When a child gets caught doing something they aren’t supposed to do they immediately say, “I’m sorry.” They either feel a little remorse or they just don’t want to get in deeper trouble.
Most of the time, they don’t want to get in more trouble than they already are in. This is the most basic of human instincts: self-preservation.
Self-preservation will make people do all kinds of things. It will make them apologize for nothing or just to smooth over an altercation. It’ll make them say sorry just because “it’s the right thing to do.”
What does all of this have to do with our topic today? Well, all that being said, “I’m sorry” does not mean “forgive me.”
Lots of times, the two phrases get tangled or misconstrued. We are raised to believe that they are one-in-the-same, interchangeable if you will. But they aren’t. Actually, they can’t be further from it.
We’ve already established that self-preservation is a pretty basic human instinct, but, just for grins and giggles, let’s take a look at the definition.
If any of you have lied at any time in your life, you know that this definition is true, especially when you saw your life flash before your eyes as the paddle swings towards your hindquarters. You knew it wouldn’t be as bad if you apologized or if you drug as many siblings down with you as possible. I digress.
Now on to forgiveness.Webster’s defines forgiveness as:
Now that’s a pretty good definition, but it’s a pretty good indicator why “I’m sorry” and “forgive me” are lumped together in the indistinguishable column. This is where we are going to start to separate the two.
True forgiveness comes when one has a repentant heart. Meaning that they are truely remorseful for their actions. It’s not a knee jerk reaction to being caught, but a sincere, from the heart decision. Where does this logic come from? The Word of course!
In 2 Corinthians 7:10 it says, “For godly grief produces a repentance that leads to salvation without regret, whereas worldly grief produces death.” Godly repentance will actually change things. A true repentant heart is necessary for one to achieve salvation through Christ.
Well how do we know if we are truely repentant instead of just remorseful? Judas was remorseful for his betrayal of Jesus (Matt. 27:4.) Pharoah told Moses that he had sinned, but he just kept going forward with his actions (Ex. 9:27; 10:16.) But in Proverbs 28:13 it says that, “Whoever conceals his transgressions will not prosper, but he who confesses and forsakes them will obtain mercy.” That right there tells us that true forgiveness will follow true repentance. You can’t only drop a half truth on someone and expect that to be honored.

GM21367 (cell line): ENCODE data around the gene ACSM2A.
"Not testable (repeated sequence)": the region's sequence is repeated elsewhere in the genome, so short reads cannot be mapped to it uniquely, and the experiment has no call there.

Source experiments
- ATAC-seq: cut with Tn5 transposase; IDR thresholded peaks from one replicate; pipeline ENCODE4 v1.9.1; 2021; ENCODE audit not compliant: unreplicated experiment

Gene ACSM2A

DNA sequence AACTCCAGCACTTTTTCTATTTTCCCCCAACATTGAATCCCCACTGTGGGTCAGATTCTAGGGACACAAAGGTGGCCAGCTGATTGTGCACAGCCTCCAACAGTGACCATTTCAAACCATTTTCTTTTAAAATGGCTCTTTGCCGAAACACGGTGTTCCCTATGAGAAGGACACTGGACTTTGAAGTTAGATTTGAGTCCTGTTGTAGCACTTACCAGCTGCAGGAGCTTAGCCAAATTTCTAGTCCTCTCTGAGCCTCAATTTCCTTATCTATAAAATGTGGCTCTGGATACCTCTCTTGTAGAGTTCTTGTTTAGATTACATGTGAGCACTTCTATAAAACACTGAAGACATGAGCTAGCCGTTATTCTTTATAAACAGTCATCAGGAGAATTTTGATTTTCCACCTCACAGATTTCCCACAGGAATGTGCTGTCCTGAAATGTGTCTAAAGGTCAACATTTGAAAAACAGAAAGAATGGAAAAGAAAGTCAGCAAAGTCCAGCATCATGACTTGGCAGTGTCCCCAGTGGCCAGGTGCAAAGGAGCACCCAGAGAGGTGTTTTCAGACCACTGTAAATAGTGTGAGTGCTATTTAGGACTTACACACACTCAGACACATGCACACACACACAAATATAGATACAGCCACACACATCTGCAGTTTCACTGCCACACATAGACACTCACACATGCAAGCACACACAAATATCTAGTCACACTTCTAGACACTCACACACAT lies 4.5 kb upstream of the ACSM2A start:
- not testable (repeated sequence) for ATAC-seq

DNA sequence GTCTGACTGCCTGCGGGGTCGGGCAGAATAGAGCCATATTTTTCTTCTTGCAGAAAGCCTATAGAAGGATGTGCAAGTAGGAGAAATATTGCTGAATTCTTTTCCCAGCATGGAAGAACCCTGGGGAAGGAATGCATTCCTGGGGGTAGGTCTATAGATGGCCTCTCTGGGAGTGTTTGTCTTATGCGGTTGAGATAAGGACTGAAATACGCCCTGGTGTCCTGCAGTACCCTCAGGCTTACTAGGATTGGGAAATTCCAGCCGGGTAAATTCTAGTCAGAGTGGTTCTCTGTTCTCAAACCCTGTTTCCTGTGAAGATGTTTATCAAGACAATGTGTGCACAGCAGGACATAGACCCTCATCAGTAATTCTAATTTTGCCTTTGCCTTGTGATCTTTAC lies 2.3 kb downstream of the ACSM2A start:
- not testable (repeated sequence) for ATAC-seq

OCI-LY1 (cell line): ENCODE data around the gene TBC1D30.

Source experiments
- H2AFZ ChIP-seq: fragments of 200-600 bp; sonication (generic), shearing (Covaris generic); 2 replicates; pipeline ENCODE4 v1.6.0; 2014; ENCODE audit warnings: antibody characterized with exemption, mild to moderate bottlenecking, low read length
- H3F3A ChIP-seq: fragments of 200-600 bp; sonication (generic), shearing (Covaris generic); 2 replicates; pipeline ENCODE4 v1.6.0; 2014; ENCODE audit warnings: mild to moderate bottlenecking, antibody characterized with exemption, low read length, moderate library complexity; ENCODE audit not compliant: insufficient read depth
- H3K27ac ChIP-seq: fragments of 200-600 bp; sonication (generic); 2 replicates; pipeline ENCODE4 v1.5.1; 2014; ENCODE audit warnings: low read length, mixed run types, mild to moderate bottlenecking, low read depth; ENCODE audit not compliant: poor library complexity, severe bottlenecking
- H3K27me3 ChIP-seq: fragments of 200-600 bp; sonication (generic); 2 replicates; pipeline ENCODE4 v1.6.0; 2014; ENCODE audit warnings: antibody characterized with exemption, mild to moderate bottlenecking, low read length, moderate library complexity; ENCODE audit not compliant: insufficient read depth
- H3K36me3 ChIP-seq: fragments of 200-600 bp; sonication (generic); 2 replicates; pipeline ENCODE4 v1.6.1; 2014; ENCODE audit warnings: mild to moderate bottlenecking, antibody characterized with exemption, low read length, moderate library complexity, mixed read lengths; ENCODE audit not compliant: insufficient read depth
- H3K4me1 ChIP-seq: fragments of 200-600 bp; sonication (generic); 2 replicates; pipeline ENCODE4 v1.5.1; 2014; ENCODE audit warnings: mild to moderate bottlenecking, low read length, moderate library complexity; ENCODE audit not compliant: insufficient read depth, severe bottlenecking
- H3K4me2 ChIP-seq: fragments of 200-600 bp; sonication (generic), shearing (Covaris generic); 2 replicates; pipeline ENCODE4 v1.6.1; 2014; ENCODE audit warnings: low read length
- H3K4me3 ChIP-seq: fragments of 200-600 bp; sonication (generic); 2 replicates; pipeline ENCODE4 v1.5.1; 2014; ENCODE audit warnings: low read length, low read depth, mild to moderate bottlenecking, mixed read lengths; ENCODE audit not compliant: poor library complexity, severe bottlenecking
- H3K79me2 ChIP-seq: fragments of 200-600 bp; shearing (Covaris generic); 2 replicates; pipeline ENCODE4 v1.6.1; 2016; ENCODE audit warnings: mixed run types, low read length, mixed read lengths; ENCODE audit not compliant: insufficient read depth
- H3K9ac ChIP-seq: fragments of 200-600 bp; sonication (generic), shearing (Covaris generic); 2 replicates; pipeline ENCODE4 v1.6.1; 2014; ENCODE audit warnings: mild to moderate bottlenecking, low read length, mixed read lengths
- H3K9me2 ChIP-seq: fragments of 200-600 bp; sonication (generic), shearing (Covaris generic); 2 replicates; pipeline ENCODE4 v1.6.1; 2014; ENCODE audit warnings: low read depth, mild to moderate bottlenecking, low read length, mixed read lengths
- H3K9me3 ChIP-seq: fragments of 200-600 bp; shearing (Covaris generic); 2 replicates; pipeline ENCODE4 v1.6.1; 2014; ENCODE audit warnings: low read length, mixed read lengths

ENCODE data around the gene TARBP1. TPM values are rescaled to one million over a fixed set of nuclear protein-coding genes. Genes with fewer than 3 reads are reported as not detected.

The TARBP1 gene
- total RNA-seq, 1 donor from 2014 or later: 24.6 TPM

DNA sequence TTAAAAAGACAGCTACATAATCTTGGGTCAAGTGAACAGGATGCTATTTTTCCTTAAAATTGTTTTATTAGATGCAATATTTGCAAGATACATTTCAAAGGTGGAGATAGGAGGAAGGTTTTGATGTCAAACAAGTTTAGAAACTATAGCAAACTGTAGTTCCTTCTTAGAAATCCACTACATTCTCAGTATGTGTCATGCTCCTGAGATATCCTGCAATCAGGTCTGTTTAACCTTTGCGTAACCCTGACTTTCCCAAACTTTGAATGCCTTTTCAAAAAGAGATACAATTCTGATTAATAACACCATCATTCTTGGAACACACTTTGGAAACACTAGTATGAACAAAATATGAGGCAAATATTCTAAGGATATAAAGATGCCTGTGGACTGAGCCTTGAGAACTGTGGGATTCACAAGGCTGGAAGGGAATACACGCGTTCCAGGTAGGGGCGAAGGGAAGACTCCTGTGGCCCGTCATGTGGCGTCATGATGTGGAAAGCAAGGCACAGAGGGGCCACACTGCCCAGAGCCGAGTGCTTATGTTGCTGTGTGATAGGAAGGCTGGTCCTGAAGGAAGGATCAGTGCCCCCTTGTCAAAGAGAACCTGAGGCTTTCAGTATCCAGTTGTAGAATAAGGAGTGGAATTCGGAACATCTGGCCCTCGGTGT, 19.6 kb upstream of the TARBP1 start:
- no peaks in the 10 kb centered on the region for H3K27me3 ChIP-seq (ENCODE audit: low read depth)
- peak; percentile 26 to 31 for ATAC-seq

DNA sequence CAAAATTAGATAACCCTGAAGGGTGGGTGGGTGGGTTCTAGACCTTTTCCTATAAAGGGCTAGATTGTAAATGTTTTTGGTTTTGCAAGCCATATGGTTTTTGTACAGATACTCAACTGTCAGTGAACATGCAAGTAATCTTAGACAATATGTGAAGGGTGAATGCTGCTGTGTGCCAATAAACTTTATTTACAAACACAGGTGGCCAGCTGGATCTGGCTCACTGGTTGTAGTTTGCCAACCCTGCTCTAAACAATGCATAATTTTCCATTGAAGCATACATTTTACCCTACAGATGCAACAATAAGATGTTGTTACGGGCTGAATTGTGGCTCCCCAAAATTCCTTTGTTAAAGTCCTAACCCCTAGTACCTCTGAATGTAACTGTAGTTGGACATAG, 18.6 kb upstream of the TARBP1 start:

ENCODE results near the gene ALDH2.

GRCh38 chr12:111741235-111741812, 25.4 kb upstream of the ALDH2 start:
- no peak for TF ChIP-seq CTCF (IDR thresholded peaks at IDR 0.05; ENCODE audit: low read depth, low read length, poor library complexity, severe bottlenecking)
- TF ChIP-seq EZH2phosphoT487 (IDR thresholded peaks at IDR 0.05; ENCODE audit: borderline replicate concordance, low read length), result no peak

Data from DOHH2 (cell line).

We all have an obligation to seek forgiveness and to give forgiveness (Matt. 18:15) when we have wronged or have been wronged. But I believe, as in the same vein as salvation, to receive complete forgiveness, you have to come with an actual repentant heart. God will always forgive you and show grace (1 John 1:9) but you need to show a repentant heart, not just remorse for your actions.
If in the end, you’ve done all of this. You’ve gone to God with a repentant heart and gone to those you have wronged with a repentant heart, the weight is now off of you and in their court. We’ve established that God will forgive you and cleanse you. People, on the other hand, will have a harder time with this. If they do what they have been instructed by God to do, you will be forgiven. But this doesn’t mean that things will just go back to normal. People are still…people. Trust has to be earned back and it may never go back to the olden days, but you can take heart that you have been forgiven.
This may be a little heavy, but I know that there is a large group of people out there who need a little uplifting and guidance on this issue. Thanks for reading, y’all be safe out there.